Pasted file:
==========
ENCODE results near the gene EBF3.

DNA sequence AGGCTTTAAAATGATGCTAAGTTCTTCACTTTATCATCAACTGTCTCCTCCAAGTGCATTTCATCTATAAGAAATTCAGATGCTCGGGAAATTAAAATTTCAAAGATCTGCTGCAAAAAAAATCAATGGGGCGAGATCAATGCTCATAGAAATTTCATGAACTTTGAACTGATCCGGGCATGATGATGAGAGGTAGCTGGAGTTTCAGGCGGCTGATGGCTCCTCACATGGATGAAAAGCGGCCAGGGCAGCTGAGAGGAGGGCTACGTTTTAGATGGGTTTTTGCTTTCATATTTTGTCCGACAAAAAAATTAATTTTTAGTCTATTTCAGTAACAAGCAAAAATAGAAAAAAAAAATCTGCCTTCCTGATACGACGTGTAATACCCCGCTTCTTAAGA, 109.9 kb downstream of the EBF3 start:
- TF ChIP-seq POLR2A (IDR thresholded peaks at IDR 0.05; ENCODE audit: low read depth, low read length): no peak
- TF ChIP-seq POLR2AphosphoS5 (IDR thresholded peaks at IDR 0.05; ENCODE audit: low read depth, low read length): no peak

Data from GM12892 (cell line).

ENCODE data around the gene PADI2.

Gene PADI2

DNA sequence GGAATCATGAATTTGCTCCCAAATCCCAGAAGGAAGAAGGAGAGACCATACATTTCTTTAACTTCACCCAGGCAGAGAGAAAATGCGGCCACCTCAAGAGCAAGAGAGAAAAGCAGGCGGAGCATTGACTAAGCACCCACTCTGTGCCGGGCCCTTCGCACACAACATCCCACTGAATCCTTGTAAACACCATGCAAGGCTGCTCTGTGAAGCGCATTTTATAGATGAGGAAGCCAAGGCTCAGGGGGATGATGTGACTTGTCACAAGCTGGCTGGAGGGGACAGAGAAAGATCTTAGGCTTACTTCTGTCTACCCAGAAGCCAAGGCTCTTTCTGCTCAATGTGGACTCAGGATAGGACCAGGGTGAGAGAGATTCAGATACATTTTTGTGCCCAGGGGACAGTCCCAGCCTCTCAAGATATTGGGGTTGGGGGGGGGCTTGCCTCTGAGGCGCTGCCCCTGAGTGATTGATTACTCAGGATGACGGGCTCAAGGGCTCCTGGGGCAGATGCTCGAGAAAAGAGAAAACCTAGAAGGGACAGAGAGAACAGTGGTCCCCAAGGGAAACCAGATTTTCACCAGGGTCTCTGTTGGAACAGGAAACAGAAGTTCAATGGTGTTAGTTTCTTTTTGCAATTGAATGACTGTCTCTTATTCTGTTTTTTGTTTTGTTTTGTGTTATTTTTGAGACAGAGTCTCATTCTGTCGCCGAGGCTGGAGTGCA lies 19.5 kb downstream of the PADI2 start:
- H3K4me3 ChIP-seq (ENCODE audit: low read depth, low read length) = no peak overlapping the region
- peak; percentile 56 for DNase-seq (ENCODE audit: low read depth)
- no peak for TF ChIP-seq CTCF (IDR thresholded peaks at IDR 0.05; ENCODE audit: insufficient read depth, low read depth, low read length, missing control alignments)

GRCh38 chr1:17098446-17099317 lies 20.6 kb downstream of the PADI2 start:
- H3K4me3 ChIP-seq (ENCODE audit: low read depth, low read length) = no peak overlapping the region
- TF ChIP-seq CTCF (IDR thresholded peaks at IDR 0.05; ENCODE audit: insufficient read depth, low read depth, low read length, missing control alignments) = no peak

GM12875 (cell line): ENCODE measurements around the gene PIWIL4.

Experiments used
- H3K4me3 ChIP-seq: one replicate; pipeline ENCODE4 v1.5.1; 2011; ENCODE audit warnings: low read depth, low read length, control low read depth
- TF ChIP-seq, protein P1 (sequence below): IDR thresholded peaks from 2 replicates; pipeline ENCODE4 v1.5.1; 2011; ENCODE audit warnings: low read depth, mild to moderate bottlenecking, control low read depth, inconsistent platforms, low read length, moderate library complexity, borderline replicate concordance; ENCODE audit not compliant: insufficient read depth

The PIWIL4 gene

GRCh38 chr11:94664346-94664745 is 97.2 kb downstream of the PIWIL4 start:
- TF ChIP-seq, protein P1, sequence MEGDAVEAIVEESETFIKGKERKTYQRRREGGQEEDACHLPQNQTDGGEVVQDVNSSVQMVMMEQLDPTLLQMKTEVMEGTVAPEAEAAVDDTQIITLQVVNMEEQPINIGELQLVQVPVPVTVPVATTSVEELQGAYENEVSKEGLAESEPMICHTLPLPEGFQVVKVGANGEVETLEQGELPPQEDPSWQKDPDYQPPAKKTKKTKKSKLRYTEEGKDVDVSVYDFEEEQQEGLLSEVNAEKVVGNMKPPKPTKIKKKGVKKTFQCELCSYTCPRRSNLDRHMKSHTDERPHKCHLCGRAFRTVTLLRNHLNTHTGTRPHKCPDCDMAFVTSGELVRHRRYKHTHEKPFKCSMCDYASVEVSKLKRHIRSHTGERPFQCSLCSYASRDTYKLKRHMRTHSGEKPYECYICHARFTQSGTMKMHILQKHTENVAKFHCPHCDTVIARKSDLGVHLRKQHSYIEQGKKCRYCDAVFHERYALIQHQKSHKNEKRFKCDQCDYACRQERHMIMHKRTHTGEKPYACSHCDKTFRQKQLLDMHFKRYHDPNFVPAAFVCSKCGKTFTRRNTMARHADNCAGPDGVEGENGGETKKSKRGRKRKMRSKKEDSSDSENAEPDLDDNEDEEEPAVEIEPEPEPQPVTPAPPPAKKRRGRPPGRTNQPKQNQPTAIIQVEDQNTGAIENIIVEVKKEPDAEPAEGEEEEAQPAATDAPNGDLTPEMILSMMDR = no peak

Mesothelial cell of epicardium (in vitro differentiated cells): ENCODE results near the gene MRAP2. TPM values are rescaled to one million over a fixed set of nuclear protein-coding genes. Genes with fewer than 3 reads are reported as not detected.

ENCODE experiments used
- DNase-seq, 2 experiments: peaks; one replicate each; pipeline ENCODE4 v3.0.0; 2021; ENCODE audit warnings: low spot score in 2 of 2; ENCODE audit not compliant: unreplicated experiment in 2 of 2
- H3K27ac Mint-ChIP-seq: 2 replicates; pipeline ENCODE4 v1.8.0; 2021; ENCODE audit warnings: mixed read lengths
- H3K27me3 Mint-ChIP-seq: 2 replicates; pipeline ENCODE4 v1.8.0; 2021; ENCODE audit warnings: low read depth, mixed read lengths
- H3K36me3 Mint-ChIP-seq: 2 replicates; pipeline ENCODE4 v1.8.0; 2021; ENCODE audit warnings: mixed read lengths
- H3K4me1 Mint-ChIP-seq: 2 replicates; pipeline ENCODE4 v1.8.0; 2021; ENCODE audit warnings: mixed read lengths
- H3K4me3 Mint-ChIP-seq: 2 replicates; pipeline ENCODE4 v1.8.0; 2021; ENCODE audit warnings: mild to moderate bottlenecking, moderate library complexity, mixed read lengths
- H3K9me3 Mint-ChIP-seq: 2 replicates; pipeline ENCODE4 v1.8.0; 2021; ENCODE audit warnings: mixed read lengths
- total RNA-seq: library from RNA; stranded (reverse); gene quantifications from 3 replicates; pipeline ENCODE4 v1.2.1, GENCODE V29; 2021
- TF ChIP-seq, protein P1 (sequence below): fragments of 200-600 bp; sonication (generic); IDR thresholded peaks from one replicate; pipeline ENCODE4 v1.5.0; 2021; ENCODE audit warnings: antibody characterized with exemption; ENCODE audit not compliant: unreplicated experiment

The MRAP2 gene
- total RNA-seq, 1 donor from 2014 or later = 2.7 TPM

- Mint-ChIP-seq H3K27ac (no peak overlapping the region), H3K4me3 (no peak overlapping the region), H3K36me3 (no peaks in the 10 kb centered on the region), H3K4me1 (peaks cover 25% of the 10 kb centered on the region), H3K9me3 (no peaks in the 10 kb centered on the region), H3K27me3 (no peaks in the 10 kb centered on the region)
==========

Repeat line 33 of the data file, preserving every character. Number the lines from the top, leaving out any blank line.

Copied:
The MRAP2 gene